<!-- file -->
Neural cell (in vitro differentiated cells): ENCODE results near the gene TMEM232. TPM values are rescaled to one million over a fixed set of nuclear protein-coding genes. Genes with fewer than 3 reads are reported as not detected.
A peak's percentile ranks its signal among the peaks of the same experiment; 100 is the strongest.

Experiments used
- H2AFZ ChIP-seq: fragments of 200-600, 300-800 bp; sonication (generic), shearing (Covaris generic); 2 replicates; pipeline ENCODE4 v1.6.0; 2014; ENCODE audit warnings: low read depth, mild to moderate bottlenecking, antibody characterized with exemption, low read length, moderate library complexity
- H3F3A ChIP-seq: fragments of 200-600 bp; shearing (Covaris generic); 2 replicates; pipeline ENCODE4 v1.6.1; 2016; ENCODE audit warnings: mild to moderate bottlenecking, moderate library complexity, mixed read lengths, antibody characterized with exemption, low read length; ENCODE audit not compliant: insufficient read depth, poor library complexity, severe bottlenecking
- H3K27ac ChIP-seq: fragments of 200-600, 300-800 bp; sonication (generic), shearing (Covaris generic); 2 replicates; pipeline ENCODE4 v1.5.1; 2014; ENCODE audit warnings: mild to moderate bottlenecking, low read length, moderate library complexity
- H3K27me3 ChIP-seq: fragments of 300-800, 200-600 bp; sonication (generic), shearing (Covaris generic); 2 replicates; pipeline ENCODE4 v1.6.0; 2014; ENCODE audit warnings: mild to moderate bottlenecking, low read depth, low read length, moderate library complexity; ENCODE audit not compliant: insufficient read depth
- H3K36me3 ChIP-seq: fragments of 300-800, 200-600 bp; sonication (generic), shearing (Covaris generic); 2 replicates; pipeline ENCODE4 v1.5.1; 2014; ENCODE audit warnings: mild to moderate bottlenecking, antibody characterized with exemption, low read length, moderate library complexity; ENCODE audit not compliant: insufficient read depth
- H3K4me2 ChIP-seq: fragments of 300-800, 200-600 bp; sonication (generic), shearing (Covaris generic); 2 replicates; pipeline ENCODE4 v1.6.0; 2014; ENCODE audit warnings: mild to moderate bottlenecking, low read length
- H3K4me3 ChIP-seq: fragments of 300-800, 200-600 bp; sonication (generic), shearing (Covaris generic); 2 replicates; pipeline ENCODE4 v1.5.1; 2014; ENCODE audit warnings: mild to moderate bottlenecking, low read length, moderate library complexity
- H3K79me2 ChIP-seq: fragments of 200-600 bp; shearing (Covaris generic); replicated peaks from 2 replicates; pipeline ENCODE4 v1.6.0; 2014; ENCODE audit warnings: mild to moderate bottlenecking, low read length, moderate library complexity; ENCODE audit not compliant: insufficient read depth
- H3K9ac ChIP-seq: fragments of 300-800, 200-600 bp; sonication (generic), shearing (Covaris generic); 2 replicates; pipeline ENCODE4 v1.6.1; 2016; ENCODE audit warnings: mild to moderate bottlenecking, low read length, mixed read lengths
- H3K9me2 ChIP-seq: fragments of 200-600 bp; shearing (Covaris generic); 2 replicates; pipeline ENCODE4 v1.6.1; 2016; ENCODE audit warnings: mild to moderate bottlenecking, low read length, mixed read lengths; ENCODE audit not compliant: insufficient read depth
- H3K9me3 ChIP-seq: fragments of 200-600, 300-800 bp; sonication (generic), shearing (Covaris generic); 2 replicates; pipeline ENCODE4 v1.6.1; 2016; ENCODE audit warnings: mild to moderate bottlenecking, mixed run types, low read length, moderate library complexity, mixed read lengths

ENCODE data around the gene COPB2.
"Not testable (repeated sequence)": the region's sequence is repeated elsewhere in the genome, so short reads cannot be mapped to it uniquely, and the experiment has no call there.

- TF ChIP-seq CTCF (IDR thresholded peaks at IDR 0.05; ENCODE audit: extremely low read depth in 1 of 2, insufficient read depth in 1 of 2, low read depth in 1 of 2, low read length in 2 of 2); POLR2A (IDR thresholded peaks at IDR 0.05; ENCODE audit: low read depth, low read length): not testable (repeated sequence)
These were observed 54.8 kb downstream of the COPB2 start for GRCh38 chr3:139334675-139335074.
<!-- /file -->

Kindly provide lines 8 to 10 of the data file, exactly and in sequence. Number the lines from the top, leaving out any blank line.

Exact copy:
- H3K36me3 ChIP-seq: fragments of 300-800, 200-600 bp; sonication (generic), shearing (Covaris generic); 2 replicates; pipeline ENCODE4 v1.5.1; 2014; ENCODE audit warnings: mild to moderate bottlenecking, antibody characterized with exemption, low read length, moderate library complexity; ENCODE audit not compliant: insufficient read depth
- H3K4me2 ChIP-seq: fragments of 300-800, 200-600 bp; sonication (generic), shearing (Covaris generic); 2 replicates; pipeline ENCODE4 v1.6.0; 2014; ENCODE audit warnings: mild to moderate bottlenecking, low read length
- H3K4me3 ChIP-seq: fragments of 300-800, 200-600 bp; sonication (generic), shearing (Covaris generic); 2 replicates; pipeline ENCODE4 v1.5.1; 2014; ENCODE audit warnings: mild to moderate bottlenecking, low read length, moderate library complexity